From the pitch-dark sky the rain fell, unceasing and monotonous, like the droning of brine water falling on a floor of black rocks from the roof of a subterranean cave where moaning seals are hidden and flap themselves about on their ledges; sounds from a dead world; the mysterious gloom of the primeval earth, where no life had yet arisen; no sap of growing things; nothing but worms and rats feeding on death.

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Britain To Supply 75 Armored Vehicles For War In Ukraine

February 14, 2015 Leave a comment

UNIAN
February 13, 2015

British Saxon armored cars to be delivered to Ukrainian army after conversion and testing

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A consignment of 20 British Saxon armored cars has been delivered to Ukraine, with another 55 of the vehicles expected to arrive in the country in the near future, Secretary of the National Security and Defense Council of Ukraine Oleksandr Turchynov has said.

Turchynov, speaking during a visit on Friday to a training center of the Ukrainian National Guard, said that in the near future the armored vehicles will undergo conversion work at the enterprise of state concern Ukroboronprom to adapt them to the needs of the Ukrainian army.

“These Saxons were obtained without weapons – they will be equipped with a weapons station made in Ukraine, which should provide effective fire cover for the National Guard or the other units that the vehicles will be delivered to,” Turchynov said.

After testing, the armored vehicles will “immediately enter service with our military,” he said.

As reported earlier, on December 5, 2014, First Deputy General Director of state-owned enterprise Ukroboronprom Sergiy Pinkas said that the Ministry of Defense of Ukraine had purchased 75 light armored vehicles from British manufacturer Saxon for about $3.8 million.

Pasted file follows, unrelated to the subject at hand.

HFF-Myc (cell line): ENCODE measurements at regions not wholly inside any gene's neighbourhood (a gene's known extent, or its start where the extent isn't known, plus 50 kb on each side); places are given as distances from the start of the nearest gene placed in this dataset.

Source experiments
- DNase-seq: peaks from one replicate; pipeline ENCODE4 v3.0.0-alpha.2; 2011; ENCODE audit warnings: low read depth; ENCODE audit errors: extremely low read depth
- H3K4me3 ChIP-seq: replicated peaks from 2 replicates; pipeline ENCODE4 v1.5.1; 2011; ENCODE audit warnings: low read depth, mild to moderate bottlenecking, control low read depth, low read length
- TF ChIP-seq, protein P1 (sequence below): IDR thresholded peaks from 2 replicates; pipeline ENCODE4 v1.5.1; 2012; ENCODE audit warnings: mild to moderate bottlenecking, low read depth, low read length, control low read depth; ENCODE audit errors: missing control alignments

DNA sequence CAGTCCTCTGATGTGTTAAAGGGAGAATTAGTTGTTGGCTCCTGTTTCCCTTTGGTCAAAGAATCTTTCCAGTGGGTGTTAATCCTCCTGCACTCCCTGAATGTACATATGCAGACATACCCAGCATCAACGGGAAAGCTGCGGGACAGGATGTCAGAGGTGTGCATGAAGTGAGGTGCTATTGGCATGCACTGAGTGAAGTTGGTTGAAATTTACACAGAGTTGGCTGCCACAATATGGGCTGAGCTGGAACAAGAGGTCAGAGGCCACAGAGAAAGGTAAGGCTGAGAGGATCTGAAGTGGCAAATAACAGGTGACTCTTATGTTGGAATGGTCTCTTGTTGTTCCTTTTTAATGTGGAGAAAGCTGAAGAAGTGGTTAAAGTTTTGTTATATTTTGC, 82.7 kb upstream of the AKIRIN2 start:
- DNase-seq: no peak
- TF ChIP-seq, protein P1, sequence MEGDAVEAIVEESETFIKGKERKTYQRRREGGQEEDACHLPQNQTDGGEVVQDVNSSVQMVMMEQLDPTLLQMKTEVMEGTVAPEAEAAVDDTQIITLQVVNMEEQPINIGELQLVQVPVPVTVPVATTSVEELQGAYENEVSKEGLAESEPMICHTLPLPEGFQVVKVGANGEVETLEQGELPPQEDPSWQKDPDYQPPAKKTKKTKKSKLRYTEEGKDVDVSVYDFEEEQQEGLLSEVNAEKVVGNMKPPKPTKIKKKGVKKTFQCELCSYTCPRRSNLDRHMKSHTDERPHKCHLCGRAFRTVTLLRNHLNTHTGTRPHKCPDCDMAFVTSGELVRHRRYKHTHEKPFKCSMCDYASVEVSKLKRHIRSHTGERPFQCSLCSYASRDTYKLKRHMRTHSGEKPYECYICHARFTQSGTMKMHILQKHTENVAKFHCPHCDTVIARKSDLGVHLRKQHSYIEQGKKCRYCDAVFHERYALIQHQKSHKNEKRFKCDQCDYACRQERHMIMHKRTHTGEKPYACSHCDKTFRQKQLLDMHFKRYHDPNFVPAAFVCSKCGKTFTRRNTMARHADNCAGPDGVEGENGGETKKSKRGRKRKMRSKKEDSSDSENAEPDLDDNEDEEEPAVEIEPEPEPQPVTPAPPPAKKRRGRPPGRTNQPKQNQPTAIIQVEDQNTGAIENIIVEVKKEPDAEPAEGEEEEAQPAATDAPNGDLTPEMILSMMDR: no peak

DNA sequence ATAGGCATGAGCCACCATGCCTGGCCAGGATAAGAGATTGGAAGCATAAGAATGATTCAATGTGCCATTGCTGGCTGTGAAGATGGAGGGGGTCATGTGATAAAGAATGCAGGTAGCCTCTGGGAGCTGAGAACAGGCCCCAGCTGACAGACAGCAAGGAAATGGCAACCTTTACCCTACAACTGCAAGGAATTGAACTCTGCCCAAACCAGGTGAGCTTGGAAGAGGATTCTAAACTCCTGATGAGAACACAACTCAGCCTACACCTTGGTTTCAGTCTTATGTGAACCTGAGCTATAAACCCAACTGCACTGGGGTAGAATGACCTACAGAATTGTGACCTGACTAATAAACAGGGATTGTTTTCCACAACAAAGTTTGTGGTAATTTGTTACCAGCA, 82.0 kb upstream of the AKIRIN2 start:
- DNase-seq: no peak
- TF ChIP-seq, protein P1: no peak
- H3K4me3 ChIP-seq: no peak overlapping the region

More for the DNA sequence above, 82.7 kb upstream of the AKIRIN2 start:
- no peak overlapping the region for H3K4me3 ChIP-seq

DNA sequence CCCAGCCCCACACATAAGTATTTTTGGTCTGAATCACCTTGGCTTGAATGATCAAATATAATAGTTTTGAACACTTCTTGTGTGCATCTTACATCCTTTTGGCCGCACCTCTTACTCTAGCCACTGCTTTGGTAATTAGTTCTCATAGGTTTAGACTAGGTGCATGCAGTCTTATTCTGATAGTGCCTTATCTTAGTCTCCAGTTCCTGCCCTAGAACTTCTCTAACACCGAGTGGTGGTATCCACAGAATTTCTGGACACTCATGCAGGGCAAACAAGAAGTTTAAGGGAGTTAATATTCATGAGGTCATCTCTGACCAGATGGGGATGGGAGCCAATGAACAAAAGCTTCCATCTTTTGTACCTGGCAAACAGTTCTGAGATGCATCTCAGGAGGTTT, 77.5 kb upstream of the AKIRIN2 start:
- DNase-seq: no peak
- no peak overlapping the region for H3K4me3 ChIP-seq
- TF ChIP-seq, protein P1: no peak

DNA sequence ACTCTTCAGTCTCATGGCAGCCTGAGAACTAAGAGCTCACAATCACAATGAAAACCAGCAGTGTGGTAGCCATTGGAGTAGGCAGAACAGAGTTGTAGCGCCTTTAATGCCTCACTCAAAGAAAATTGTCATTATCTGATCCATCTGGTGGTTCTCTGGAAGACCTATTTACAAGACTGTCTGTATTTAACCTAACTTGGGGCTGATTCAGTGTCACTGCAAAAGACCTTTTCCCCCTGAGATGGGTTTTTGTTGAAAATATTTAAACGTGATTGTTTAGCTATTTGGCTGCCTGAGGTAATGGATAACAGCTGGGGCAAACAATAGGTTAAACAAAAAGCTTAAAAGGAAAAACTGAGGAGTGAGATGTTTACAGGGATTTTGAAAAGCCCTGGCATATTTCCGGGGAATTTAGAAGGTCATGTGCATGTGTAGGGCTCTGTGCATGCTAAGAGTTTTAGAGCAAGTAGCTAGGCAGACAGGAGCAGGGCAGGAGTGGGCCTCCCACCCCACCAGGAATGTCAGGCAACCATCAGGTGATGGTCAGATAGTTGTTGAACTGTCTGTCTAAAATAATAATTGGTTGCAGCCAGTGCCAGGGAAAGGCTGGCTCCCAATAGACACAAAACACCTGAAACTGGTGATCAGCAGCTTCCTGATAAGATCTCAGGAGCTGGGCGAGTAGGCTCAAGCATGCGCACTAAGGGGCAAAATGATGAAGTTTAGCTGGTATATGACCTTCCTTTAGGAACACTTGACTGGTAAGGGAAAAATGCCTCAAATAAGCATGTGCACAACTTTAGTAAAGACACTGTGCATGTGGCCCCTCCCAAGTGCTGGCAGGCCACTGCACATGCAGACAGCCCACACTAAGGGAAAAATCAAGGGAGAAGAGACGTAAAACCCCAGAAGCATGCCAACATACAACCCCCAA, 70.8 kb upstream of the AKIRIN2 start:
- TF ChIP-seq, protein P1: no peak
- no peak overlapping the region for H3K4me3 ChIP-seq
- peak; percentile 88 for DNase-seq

He also added that the Saxon armored cars are an affordable alternative to the outdated technology currently in service of the Ukrainian army, stressing that these machines are being upgraded and would be ready to provide the necessary protection for the Ukrainian military when carrying out missions in the combat zone.

Saxon armored vehicles were developed in the early 1970s to act as a cheap but efficient “battle-taxi” for security forces on missions. Saxons are currently used by several countries, including Oman, Bahrain, Malaysia and Nigeria.

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Following “Negotiations,” Poroshenko To Be Briefed By American, German Masters

February 14, 2015 1 comment

Interfax-Ukraine
February 14, 2015

Poroshenko to speak on phone with Merkel, Obama on Saturday

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Ukrainian President Petro Poroshenko has said that on Saturday evening on the eve of the entry into force of the ceasefire in line with the Minsk agreements he intends to make phone calls to German Chancellor Angela Merkel and U.S. President Barack Obama.

During the transfer of military equipment to the Ukrainian border guards in Kyiv on Saturday, Poroshenko said that at 17.00 he will talk on the phone with Merkel, and at 1900 with Obama.
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Interfax-Ukraine
February 14, 2015

Saakashvili to advise Poroshenko on reforms

Ukrainian President Petro Poroshenko has set up an International Advisory Council for Reform led by the former Georgian president and his advisor, Mikheil Saakashvili.

“To form the International Advisory Council for Reform as an advisory agency under the President of Ukraine, whose main objective is to offer proposals and recommendations on reforms in Ukraine on the basis of the best international experience,” according to a decree posted on the website of the Ukrainian president on Friday evening.

Saakashvili, who was the president of Georgia in 2004-2007 and 2008-2013, has been appointed as the head of the new body.

The International Advisory Council for Reform in Ukraine “aims to invite leading foreign experts with the globally-renowned best practical experience in reforming relevant areas,” the document reads.